Previous work has shown that L6 pyramidal neurons express nAChRs that contain β2 and α5 subunits11,13,15. However, a small fraction (20%) of L6 pyramidal neurons additionally express α7 nAChRs11. To test which type of nAChR mediates the effect of nicotine on tLTP, we made use of three strains of nAChR-knockout mice, each lacking a specific nAChR subunit. Nicotine (10 μM) was applied locally at somato-dendritic regions of the recorded cell from onset to offset of the pairing period (local application protocol II, Methods section), which resulted in a post-synaptic depolarization of similar magnitude during pairing as was observed on wash-in of nicotine (Figs 1f and 3a,b; wash: 4.1±1.0 mV, n=9, versus local application: 5.1±1.2 mV, n=7). In L6 pyramidal neurons from wild-type (WT) animals, EPSP+AP pairing in the presence of locally applied nicotine resulted in a significantly larger change in EPSP slope (+40±11%, n=7) than in control experiments where nicotine was not applied (Fig. 3b,f; −2 ± 8%, n=8; one-way analysis of variance (ANOVA): F(1,13)=10.129, P=0.007).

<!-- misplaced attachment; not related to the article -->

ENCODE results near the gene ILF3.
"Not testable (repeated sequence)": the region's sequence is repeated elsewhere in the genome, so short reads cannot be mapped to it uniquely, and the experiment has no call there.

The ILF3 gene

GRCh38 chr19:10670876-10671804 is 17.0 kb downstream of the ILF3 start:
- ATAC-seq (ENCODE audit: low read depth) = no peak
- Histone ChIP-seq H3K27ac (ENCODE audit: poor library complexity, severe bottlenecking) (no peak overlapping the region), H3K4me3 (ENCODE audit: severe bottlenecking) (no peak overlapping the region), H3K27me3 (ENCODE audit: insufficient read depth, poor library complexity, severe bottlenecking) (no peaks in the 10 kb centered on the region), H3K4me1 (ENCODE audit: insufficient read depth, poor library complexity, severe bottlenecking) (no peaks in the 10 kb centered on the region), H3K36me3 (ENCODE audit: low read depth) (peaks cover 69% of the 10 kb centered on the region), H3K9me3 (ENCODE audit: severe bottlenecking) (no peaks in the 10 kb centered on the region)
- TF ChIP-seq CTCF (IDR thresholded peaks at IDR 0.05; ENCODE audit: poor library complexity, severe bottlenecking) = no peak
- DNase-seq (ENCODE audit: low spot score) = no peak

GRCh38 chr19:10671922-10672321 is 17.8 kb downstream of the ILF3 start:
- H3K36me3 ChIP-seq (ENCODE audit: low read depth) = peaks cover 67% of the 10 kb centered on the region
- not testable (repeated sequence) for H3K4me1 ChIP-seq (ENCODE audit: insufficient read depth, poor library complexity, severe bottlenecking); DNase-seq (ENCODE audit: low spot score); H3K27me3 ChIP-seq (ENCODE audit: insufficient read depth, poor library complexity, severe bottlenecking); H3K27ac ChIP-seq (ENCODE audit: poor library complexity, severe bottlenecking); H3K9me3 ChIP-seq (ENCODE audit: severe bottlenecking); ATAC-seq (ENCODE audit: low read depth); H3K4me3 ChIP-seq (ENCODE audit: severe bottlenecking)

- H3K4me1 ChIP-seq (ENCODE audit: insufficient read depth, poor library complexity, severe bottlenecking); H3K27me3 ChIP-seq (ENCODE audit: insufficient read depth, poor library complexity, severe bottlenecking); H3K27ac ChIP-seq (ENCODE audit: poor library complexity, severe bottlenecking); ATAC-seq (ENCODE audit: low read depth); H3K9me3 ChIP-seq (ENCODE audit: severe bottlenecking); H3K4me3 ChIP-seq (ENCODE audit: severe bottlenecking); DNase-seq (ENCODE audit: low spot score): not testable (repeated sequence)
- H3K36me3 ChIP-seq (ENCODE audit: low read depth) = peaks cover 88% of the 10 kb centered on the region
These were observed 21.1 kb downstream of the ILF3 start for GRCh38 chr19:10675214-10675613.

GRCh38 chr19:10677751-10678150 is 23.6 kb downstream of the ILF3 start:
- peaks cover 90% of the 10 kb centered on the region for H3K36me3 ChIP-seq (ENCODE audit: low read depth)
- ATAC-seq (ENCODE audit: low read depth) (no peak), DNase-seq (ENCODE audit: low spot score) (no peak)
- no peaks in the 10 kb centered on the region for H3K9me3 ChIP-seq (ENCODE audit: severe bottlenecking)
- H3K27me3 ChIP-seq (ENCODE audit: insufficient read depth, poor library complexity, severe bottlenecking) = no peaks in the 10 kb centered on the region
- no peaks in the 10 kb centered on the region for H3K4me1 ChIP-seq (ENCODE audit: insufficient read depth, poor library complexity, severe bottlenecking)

In neurons from mice lacking α7-nAChR subunits (α7−/−), the depolarization induced by local application of nicotine during pairing was only marginally and not significantly smaller than in WT neurons (Fig. 3b,c; WT: 5.1±1.2 mV; α7−/−: 4.9±1.4 mV, n=8). In cells lacking α7-nAChRs, the nicotinic facilitation of tLTP was not different from tLTP facilitation in WT control cells (Fig. 3c,f; control: +16±6%, n=8; nicotine: +46±11%, n=8; one-way ANOVA: F(1,14)=6.418, P=0.024). In contrast, in mice lacking β2-nAChR subunits (β2−/−), postsynaptic responses to nicotine were completely abolished (Fig. 3d; depolarization 1.2±0.7 mV, n=3), confirming that β2-containing nAChRs are indeed the principal nAChRs mediating the postsynaptic depolarizing response to nicotine, as shown previously11. In the absence of β2 subunits, the effect of nicotine on tLTP was absent as well (Fig. 3d,f; control: +22±8%, n=6; nicotine: +14±10%, n=7; one-way ANOVA: F(1,11)=0.316, P=0.585), indicating that facilitation of tLTP at L6 synapses relies on β2-containing nAChRs and does not require α7-containing nAChRs.